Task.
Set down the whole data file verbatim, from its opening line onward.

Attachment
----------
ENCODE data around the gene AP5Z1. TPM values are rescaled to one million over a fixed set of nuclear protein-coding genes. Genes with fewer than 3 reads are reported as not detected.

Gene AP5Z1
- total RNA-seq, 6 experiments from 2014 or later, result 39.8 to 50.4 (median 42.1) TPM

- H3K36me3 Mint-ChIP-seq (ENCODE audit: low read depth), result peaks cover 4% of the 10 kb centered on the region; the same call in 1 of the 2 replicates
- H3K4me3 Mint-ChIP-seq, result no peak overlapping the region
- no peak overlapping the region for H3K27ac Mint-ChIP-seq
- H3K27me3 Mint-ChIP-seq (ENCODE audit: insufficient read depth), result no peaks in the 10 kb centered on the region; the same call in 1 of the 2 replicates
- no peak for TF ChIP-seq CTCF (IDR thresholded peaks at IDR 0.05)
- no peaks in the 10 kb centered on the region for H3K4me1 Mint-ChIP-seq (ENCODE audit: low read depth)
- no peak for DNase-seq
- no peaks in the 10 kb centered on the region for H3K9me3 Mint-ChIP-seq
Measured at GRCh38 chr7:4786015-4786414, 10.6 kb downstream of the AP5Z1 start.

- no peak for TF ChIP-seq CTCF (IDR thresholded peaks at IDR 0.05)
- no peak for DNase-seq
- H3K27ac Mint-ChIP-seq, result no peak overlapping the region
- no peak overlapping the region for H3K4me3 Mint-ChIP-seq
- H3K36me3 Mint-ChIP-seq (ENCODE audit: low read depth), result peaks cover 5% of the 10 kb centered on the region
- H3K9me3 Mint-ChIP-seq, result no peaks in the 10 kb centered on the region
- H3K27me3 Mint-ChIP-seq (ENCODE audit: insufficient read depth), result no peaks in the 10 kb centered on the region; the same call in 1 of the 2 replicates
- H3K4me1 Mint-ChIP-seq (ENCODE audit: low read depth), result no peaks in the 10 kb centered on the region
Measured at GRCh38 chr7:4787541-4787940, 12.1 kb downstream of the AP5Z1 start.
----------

ENCODE data around the gene AP5Z1. TPM values are rescaled to one million over a fixed set of nuclear protein-coding genes. Genes with fewer than 3 reads are reported as not detected.

Gene AP5Z1
- total RNA-seq, 6 experiments from 2014 or later, result 39.8 to 50.4 (median 42.1) TPM

- H3K36me3 Mint-ChIP-seq (ENCODE audit: low read depth), result peaks cover 4% of the 10 kb centered on the region; the same call in 1 of the 2 replicates
- H3K4me3 Mint-ChIP-seq, result no peak overlapping the region
- no peak overlapping the region for H3K27ac Mint-ChIP-seq
- H3K27me3 Mint-ChIP-seq (ENCODE audit: insufficient read depth), result no peaks in the 10 kb centered on the region; the same call in 1 of the 2 replicates
- no peak for TF ChIP-seq CTCF (IDR thresholded peaks at IDR 0.05)
- no peaks in the 10 kb centered on the region for H3K4me1 Mint-ChIP-seq (ENCODE audit: low read depth)
- no peak for DNase-seq
- no peaks in the 10 kb centered on the region for H3K9me3 Mint-ChIP-seq
Measured at GRCh38 chr7:4786015-4786414, 10.6 kb downstream of the AP5Z1 start.

- no peak for TF ChIP-seq CTCF (IDR thresholded peaks at IDR 0.05)
- no peak for DNase-seq
- H3K27ac Mint-ChIP-seq, result no peak overlapping the region
- no peak overlapping the region for H3K4me3 Mint-ChIP-seq
- H3K36me3 Mint-ChIP-seq (ENCODE audit: low read depth), result peaks cover 5% of the 10 kb centered on the region
- H3K9me3 Mint-ChIP-seq, result no peaks in the 10 kb centered on the region
- H3K27me3 Mint-ChIP-seq (ENCODE audit: insufficient read depth), result no peaks in the 10 kb centered on the region; the same call in 1 of the 2 replicates
- H3K4me1 Mint-ChIP-seq (ENCODE audit: low read depth), result no peaks in the 10 kb centered on the region
Measured at GRCh38 chr7:4787541-4787940, 12.1 kb downstream of the AP5Z1 start.